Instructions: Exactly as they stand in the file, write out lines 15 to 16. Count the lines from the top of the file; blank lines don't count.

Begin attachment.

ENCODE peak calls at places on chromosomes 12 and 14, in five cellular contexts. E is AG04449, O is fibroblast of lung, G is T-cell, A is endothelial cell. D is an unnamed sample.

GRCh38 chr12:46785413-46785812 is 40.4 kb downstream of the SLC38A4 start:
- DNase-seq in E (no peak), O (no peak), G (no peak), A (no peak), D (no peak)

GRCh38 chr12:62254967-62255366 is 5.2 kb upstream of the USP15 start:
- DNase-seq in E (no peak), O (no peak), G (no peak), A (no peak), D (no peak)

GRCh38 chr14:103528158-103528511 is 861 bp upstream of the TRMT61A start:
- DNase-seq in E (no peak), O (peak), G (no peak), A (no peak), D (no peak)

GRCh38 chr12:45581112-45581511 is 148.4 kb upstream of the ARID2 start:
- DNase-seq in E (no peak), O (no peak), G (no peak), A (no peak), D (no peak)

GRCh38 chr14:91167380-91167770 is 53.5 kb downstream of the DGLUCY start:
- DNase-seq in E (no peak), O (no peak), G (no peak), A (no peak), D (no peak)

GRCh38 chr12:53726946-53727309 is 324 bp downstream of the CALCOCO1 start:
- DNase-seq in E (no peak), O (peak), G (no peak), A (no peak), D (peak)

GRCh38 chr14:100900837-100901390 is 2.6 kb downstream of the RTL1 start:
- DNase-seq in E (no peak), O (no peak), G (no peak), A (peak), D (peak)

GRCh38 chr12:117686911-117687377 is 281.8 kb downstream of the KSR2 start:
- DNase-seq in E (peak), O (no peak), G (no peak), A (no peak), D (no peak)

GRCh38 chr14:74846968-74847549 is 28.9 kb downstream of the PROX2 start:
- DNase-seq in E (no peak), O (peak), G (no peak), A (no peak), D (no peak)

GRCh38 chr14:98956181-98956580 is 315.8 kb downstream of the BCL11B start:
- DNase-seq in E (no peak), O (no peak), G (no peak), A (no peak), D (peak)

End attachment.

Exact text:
- DNase-seq in E (no peak), O (no peak), G (no peak), A (peak), D (peak)

GRCh38 chr12:117686911-117687377 is 281.8 kb downstream of the KSR2 start: